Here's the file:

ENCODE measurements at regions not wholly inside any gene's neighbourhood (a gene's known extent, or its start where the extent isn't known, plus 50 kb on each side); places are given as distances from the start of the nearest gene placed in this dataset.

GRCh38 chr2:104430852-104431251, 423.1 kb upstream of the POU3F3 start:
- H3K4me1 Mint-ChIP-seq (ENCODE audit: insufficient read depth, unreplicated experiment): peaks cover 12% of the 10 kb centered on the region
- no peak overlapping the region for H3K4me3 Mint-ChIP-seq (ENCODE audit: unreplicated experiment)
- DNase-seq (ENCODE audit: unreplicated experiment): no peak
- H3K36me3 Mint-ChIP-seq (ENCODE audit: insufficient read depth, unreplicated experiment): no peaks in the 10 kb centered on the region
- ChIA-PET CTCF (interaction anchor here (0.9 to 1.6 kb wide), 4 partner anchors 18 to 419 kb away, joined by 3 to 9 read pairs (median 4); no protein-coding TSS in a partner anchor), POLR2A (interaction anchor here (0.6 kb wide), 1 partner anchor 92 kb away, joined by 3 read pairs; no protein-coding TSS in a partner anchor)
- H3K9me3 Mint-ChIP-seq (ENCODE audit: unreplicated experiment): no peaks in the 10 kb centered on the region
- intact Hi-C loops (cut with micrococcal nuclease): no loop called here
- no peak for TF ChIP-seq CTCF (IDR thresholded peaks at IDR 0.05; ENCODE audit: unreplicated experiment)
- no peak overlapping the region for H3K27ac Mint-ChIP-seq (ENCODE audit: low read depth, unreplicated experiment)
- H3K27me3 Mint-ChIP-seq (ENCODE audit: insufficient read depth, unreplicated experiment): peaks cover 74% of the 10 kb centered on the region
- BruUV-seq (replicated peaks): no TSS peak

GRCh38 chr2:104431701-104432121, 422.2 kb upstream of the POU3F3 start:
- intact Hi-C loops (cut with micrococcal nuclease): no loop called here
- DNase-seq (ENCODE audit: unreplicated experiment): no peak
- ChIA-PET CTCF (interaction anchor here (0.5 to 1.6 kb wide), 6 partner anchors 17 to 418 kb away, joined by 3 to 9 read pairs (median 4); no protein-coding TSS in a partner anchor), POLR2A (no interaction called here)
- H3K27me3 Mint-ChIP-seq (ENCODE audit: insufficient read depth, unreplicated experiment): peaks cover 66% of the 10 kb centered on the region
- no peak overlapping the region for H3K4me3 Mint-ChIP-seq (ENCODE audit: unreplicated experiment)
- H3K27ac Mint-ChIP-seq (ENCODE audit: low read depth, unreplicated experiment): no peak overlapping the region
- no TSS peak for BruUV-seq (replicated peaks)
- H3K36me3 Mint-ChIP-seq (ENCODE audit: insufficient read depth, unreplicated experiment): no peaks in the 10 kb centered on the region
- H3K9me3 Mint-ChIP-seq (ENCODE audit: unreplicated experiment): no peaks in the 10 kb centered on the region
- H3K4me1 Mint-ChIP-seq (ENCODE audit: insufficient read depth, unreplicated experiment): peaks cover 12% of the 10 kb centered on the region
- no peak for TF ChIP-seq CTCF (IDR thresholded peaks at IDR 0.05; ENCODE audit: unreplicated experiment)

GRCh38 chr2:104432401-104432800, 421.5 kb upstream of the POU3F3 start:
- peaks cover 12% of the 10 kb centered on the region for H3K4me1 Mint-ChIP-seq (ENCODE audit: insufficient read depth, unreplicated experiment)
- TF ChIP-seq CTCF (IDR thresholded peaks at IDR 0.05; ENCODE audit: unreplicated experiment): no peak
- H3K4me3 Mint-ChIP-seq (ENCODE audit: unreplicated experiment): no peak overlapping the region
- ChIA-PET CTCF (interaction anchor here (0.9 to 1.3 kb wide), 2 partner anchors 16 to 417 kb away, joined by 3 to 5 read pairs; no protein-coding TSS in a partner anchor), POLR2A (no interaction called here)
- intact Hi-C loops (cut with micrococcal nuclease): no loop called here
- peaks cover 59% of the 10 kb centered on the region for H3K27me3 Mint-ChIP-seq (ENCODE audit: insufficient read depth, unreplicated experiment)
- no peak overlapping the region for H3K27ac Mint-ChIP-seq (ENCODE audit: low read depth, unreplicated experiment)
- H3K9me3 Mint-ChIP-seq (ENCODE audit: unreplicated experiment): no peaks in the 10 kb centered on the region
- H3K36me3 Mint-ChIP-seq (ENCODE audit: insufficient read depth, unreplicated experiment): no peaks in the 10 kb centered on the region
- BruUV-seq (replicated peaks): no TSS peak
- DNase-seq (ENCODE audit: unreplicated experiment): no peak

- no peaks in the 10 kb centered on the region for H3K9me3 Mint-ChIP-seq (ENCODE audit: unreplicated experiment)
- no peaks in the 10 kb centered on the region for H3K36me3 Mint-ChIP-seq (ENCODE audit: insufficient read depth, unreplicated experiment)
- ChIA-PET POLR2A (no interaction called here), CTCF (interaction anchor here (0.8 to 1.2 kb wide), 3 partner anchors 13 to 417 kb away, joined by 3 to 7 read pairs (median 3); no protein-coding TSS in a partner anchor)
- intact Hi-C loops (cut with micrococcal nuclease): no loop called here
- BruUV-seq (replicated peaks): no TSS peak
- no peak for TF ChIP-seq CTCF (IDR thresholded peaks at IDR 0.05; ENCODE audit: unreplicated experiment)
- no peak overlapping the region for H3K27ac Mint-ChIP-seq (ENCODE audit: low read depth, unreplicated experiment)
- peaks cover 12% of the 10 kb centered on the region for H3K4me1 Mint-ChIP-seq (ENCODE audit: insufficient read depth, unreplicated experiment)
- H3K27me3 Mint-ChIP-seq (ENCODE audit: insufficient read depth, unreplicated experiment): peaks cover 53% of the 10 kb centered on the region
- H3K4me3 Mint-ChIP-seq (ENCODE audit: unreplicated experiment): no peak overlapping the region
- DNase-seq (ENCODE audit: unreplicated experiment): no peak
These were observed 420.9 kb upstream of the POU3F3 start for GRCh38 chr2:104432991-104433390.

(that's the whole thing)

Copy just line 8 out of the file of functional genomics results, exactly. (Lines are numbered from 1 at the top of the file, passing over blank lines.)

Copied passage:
- H3K9me3 Mint-ChIP-seq (ENCODE audit: unreplicated experiment): no peaks in the 10 kb centered on the region